Spring Creek Middle School fifth-graders Maia Phillips, 11, and Raygan King, 11, said they thought they would do well in Saturday's Black History Quiz Bowl.
"We have been studying a lot," Maia said. "I mean, like, a lot. I mean, like, about two months. I thought it would be fun and something new, and I can get more knowledge out of it. I kind of like history, sometimes."
Both said one of the more interesting things they had learned concerned a slave named Harriet Jacobs who had secretly lived in the attic of her owner's home for seven years before managing to escape.
"That was really interesting to me because I never thought somebody would have to do that to escape from their owner," Raygan said. "I guess her owner had thought she had escaped already."
Both said they were a little nervous but were happy to be participating.
"I have never done anything like this before and this is our school's first year for doing it," Maia said. "So it is really exciting but scary at the same time.
"Like, am I going to embarrass myself? I don't want to do that. But then again you are happy. It is the first time you have done it, and you want to try it out."
Five students from Spring Creek Middle School were in the competition.
They all studied together after school, Raygan said.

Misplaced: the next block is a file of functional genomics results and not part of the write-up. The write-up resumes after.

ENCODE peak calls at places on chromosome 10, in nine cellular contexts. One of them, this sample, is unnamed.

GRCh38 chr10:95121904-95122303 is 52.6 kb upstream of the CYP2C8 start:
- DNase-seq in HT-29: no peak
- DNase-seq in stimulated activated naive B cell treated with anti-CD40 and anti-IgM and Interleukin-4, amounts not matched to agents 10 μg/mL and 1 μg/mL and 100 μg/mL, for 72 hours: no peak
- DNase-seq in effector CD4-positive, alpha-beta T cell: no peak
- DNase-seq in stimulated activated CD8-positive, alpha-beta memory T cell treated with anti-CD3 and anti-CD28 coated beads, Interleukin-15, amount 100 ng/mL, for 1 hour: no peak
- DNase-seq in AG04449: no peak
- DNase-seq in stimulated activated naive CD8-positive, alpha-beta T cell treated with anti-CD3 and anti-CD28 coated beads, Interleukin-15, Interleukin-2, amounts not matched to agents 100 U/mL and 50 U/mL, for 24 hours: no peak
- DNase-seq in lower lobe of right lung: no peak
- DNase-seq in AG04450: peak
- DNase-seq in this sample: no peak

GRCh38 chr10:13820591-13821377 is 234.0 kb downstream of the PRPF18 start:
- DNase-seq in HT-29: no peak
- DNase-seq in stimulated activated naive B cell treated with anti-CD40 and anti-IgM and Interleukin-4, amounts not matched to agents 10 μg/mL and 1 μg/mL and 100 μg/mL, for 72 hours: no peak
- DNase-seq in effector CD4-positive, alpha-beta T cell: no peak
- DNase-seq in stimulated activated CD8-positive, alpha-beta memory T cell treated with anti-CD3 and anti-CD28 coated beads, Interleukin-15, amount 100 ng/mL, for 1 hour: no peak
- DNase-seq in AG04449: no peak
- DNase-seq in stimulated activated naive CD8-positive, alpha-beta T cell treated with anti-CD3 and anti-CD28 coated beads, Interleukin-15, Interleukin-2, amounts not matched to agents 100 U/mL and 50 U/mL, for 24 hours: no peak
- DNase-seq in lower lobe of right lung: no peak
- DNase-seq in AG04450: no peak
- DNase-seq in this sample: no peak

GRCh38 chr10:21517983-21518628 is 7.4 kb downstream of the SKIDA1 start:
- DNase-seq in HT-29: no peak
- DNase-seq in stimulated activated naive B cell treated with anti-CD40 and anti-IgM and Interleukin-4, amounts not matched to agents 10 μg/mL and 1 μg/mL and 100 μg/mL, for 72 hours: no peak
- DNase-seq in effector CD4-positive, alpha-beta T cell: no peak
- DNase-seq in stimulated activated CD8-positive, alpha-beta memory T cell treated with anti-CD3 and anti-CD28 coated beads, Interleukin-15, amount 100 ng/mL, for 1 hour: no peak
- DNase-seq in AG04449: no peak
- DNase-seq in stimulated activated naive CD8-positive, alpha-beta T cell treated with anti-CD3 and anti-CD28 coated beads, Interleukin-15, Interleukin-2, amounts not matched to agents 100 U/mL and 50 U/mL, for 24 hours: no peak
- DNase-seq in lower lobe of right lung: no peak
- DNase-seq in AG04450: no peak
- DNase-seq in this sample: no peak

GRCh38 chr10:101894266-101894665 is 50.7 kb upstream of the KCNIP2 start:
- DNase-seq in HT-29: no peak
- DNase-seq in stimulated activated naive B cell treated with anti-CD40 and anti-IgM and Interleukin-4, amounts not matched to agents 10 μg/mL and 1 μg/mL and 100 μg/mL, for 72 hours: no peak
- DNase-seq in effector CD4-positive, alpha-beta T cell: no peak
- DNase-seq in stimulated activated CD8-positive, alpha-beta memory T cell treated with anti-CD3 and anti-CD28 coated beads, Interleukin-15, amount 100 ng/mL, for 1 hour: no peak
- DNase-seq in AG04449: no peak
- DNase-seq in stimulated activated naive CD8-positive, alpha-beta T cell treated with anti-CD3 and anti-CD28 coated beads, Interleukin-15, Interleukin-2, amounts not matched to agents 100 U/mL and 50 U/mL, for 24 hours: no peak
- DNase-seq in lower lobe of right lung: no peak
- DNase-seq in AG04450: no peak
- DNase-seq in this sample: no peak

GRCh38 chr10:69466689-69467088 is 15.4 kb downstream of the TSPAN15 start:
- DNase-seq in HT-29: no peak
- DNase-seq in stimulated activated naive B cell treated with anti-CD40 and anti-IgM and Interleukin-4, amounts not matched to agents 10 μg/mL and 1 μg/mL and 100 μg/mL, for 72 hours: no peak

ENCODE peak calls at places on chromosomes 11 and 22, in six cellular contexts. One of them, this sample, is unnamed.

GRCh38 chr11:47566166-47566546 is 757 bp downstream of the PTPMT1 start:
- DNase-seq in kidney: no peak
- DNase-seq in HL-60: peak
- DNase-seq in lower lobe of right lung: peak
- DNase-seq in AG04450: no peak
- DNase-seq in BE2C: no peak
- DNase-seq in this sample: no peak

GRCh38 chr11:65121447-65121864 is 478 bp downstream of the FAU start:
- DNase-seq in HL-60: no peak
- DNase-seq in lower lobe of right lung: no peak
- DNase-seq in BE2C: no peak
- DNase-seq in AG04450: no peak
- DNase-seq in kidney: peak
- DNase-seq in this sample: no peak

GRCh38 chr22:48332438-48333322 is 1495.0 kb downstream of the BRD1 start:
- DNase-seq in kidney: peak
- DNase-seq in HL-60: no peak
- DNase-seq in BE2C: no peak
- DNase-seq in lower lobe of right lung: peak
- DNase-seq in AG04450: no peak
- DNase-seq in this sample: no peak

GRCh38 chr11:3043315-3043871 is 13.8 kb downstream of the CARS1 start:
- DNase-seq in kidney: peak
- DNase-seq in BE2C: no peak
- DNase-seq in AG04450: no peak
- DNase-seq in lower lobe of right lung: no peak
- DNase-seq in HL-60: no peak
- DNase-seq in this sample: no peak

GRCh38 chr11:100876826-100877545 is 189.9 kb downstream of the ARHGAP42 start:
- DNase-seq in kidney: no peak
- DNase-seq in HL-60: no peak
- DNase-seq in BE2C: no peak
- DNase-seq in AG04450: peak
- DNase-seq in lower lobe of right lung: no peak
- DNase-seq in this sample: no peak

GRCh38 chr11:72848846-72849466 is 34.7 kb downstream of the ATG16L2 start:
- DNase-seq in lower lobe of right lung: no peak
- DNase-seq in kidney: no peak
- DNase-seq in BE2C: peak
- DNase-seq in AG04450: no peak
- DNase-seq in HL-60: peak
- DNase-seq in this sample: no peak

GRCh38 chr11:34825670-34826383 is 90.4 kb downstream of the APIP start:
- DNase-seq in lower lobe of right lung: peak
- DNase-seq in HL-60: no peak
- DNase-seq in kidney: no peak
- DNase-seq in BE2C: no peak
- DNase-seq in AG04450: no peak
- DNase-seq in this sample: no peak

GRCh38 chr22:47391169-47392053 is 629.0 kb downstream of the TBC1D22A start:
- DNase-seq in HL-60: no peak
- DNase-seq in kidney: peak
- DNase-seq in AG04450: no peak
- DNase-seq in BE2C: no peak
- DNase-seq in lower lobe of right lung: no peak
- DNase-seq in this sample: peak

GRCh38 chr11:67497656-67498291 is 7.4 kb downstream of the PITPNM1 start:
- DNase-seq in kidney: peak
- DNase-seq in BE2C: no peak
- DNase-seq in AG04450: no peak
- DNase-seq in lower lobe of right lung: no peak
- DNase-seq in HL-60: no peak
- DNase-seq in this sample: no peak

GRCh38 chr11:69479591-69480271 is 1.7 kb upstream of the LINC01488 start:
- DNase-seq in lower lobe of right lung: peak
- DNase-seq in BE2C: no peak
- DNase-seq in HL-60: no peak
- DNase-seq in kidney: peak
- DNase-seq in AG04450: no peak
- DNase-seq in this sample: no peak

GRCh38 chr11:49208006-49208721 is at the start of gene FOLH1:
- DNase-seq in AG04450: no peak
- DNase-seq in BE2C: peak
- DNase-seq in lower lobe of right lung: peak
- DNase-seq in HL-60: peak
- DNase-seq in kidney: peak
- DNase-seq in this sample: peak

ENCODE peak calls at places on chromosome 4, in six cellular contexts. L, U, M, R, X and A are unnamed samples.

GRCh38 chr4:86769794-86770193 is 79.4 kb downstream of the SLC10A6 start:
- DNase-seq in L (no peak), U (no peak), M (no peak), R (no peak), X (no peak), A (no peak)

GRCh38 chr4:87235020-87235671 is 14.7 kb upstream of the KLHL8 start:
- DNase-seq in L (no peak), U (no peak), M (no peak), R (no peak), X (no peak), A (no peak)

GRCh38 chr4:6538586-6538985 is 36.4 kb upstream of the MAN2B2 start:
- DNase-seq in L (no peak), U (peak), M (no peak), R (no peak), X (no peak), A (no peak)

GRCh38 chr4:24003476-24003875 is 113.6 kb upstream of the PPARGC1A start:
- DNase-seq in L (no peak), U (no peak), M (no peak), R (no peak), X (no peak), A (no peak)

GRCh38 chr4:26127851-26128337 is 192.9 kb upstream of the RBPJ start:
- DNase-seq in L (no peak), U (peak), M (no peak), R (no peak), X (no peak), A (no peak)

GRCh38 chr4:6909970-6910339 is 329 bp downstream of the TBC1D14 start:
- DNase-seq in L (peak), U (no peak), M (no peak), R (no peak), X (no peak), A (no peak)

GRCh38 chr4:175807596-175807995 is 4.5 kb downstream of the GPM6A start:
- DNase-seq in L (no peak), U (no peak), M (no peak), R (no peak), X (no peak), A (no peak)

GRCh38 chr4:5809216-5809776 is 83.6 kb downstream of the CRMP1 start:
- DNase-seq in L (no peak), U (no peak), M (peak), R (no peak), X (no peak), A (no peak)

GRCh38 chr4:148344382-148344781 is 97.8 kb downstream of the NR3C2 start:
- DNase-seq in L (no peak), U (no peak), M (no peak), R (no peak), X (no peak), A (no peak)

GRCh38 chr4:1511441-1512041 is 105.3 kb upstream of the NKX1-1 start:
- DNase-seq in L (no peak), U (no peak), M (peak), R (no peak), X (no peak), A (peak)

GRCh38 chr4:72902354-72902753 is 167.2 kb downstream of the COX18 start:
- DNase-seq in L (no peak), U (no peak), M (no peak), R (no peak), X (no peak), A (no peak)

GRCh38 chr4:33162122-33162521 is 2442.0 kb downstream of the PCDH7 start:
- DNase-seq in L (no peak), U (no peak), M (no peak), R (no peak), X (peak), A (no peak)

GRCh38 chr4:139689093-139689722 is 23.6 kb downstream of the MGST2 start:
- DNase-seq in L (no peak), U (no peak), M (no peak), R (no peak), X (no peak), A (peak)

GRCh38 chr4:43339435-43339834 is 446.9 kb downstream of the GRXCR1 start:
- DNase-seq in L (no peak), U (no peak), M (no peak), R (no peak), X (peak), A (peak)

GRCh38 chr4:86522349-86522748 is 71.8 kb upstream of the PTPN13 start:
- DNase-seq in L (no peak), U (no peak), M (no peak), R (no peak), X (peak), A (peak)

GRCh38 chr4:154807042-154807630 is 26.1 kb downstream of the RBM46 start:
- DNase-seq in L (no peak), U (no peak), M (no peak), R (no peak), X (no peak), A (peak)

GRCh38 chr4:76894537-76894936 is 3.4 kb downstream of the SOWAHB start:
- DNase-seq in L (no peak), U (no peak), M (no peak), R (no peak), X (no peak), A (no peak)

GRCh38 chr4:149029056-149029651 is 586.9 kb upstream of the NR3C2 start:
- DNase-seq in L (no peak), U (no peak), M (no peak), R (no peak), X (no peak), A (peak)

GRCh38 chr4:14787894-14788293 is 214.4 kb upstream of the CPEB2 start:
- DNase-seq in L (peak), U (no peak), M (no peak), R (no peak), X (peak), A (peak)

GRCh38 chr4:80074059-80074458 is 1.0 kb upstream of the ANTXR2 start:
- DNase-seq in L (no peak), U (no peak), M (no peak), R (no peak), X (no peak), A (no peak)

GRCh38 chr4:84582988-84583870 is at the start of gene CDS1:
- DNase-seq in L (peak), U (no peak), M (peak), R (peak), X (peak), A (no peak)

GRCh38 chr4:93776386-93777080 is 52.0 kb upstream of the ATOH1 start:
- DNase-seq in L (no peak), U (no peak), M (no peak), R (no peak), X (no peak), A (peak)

It also was online so they studied at home, too, she said.
The Goldsboro/Wayne County NAACP hosts the annual Black History Quiz Bowl and art/literature competitions to promote more unity in the community.
It was held from noon until 3 p.m. Saturday at the Wayne County Museum.
The students participated in the double-elimination individual competition for the quiz bowl.
There were prizes for first, second and third places in all three competitions.
Quiz bowl questions go as far back as the African-American culture's roots in the U.S. and all the way up to the present day.
They deal with all areas of life for African-Americans -- government, education, sports, literature, engineering, science and more -- to show the diversity in the culture.
The event has been held for several years, said Patricia Hokett, a member of the Goldsboro/Wayne County NAACP Education Committee.
"It is to educate the children from all cultures, all races, and the children are doing this," she said. "It is student art. They write beautiful poetry, and then they learn about important facts and contributions that African-Americans in the past and present have made to make America such a great country."
The NAACP works through the school system that helps get the information out to the individual schools, she said.